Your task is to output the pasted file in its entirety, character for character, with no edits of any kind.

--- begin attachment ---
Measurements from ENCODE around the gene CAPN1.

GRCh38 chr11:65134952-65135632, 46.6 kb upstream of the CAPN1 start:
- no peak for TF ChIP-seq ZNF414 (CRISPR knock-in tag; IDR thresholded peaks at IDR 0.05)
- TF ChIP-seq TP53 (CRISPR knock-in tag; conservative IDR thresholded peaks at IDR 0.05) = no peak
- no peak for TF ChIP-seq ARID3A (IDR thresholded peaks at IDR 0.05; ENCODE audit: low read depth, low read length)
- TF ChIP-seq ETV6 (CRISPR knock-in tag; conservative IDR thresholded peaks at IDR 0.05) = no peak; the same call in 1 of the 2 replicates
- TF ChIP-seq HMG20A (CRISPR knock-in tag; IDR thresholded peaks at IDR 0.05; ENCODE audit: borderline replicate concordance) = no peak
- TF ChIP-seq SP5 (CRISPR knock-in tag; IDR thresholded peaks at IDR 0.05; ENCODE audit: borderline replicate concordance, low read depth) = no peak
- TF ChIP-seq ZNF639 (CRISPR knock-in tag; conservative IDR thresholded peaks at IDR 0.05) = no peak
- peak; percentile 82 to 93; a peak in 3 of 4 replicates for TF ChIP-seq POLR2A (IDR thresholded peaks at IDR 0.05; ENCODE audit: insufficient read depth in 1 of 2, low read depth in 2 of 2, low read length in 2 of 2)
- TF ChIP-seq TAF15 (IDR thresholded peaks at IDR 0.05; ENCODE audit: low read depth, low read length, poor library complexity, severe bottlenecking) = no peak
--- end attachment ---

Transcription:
Measurements from ENCODE around the gene CAPN1.

GRCh38 chr11:65134952-65135632, 46.6 kb upstream of the CAPN1 start:
- no peak for TF ChIP-seq ZNF414 (CRISPR knock-in tag; IDR thresholded peaks at IDR 0.05)
- TF ChIP-seq TP53 (CRISPR knock-in tag; conservative IDR thresholded peaks at IDR 0.05) = no peak
- no peak for TF ChIP-seq ARID3A (IDR thresholded peaks at IDR 0.05; ENCODE audit: low read depth, low read length)
- TF ChIP-seq ETV6 (CRISPR knock-in tag; conservative IDR thresholded peaks at IDR 0.05) = no peak; the same call in 1 of the 2 replicates
- TF ChIP-seq HMG20A (CRISPR knock-in tag; IDR thresholded peaks at IDR 0.05; ENCODE audit: borderline replicate concordance) = no peak
- TF ChIP-seq SP5 (CRISPR knock-in tag; IDR thresholded peaks at IDR 0.05; ENCODE audit: borderline replicate concordance, low read depth) = no peak
- TF ChIP-seq ZNF639 (CRISPR knock-in tag; conservative IDR thresholded peaks at IDR 0.05) = no peak
- peak; percentile 82 to 93; a peak in 3 of 4 replicates for TF ChIP-seq POLR2A (IDR thresholded peaks at IDR 0.05; ENCODE audit: insufficient read depth in 1 of 2, low read depth in 2 of 2, low read length in 2 of 2)
- TF ChIP-seq TAF15 (IDR thresholded peaks at IDR 0.05; ENCODE audit: low read depth, low read length, poor library complexity, severe bottlenecking) = no peak